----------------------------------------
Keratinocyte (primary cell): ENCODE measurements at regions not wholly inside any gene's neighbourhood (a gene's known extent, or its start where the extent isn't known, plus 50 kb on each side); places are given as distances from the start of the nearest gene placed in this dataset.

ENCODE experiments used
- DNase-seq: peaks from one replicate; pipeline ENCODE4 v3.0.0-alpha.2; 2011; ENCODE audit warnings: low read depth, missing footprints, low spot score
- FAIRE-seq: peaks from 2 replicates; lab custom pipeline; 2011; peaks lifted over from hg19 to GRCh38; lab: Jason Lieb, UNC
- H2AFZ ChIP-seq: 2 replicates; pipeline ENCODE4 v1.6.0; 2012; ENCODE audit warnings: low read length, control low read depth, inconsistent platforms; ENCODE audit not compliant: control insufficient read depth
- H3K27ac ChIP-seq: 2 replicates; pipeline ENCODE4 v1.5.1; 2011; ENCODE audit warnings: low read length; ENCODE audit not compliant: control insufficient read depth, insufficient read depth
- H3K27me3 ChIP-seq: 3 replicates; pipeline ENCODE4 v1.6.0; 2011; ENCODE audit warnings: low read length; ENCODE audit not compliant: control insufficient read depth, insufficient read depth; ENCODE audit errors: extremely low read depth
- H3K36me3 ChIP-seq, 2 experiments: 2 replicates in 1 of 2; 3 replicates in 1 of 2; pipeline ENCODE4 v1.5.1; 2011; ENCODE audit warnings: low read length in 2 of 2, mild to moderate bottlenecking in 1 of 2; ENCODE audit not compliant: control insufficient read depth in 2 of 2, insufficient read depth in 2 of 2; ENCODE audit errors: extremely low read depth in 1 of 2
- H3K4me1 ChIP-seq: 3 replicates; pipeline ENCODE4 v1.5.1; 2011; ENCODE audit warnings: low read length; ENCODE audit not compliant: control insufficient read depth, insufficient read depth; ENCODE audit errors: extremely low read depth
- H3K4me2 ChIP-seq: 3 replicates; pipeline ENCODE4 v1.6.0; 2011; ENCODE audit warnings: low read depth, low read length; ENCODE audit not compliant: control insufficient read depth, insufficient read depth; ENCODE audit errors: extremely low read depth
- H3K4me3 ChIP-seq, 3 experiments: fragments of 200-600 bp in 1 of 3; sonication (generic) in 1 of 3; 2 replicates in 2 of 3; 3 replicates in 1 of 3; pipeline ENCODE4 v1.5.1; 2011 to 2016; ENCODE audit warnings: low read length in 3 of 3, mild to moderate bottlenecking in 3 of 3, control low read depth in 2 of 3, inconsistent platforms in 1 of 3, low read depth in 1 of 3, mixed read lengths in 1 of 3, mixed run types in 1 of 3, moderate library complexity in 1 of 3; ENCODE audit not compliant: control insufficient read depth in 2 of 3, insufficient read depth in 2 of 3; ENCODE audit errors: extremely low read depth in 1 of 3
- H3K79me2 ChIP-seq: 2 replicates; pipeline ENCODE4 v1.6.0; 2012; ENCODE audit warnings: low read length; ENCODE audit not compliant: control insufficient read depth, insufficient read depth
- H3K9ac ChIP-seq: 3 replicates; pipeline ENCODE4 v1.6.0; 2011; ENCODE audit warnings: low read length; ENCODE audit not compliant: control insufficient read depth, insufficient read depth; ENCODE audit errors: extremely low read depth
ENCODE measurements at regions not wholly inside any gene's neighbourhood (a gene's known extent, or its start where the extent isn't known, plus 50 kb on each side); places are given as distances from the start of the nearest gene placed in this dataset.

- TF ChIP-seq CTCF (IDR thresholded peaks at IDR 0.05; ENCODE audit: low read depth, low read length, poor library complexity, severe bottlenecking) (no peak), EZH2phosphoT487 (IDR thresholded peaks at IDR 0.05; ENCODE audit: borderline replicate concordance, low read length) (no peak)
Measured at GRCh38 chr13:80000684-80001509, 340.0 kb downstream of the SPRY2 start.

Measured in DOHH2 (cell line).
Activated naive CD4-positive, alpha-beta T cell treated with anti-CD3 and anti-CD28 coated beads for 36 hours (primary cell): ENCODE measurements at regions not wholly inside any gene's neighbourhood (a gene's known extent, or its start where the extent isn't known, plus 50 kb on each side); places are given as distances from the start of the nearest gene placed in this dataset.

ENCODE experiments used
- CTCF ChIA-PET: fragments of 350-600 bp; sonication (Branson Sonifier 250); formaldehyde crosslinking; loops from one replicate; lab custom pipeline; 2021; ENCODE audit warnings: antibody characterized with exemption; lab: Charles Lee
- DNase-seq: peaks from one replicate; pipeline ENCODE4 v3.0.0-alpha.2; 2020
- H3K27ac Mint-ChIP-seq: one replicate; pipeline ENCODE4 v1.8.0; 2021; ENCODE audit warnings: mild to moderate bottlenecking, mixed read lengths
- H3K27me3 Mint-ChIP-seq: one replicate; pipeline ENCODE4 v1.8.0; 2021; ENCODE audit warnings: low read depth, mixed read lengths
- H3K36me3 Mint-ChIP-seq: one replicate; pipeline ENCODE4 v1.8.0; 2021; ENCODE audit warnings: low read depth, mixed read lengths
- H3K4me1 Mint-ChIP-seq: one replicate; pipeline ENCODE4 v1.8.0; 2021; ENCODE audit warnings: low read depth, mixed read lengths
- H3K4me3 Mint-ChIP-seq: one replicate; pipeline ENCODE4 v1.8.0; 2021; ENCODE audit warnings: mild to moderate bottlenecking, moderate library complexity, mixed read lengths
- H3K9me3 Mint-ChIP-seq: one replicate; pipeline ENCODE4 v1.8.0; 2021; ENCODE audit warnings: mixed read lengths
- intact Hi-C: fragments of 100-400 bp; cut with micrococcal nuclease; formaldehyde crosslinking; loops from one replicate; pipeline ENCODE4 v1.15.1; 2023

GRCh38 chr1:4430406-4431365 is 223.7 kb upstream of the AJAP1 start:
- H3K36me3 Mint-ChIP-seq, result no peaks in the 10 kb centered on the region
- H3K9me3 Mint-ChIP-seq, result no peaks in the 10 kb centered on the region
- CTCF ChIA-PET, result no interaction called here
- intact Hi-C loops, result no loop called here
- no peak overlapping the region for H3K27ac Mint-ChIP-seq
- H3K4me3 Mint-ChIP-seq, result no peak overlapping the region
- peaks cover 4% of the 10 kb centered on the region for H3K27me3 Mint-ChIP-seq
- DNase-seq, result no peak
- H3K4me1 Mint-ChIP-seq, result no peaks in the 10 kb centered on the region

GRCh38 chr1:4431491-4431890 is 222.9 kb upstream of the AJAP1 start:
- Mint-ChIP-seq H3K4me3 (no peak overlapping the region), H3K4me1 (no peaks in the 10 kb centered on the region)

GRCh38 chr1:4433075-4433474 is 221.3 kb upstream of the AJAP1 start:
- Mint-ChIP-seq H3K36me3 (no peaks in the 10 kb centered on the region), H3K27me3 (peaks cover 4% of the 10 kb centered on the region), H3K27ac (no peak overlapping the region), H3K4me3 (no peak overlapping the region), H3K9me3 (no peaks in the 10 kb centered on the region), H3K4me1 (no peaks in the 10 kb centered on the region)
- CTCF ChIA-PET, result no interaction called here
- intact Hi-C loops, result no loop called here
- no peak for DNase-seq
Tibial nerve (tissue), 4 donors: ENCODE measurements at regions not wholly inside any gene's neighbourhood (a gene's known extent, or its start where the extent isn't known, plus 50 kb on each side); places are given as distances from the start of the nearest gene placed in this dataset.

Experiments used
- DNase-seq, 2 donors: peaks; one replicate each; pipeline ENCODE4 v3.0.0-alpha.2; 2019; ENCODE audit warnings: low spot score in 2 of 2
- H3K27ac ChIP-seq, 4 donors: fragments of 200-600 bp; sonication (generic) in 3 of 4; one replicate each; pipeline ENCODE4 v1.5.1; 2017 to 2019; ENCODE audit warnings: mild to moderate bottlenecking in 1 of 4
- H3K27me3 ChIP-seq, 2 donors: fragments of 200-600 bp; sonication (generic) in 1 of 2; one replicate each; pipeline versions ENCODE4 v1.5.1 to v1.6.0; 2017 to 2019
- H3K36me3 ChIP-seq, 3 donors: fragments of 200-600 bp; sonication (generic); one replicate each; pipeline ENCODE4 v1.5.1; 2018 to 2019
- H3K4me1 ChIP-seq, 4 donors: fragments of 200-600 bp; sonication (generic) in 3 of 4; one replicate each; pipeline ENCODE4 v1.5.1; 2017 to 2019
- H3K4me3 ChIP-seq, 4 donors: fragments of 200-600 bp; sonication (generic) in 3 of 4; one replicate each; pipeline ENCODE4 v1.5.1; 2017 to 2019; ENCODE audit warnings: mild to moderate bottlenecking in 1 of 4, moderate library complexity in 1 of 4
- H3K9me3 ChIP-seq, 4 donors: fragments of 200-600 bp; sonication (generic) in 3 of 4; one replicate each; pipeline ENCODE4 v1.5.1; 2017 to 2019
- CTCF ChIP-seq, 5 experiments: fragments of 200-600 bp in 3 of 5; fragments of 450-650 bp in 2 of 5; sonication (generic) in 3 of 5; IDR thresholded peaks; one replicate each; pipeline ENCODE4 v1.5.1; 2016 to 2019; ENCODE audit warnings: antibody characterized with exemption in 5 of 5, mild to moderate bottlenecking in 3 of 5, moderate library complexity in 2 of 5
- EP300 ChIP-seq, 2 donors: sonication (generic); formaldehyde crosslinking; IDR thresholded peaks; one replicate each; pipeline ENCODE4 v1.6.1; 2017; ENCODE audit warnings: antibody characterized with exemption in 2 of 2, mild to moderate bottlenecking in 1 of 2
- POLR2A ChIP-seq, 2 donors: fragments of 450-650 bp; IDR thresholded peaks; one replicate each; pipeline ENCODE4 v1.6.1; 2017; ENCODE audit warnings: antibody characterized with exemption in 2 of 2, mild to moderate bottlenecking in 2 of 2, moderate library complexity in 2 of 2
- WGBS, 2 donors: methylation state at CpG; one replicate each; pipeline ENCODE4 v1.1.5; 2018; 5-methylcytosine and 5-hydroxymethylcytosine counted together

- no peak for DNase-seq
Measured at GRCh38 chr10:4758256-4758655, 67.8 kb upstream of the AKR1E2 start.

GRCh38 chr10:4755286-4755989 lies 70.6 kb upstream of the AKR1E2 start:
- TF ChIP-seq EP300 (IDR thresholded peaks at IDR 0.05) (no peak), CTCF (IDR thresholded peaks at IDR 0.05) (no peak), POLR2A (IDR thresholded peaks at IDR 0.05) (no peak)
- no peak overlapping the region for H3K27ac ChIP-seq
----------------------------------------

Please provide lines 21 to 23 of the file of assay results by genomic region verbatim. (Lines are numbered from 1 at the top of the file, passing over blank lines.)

- DNase-seq: peaks from one replicate; pipeline ENCODE4 v3.0.0-alpha.2; 2020
- H3K27ac Mint-ChIP-seq: one replicate; pipeline ENCODE4 v1.8.0; 2021; ENCODE audit warnings: mild to moderate bottlenecking, mixed read lengths
- H3K27me3 Mint-ChIP-seq: one replicate; pipeline ENCODE4 v1.8.0; 2021; ENCODE audit warnings: low read depth, mixed read lengths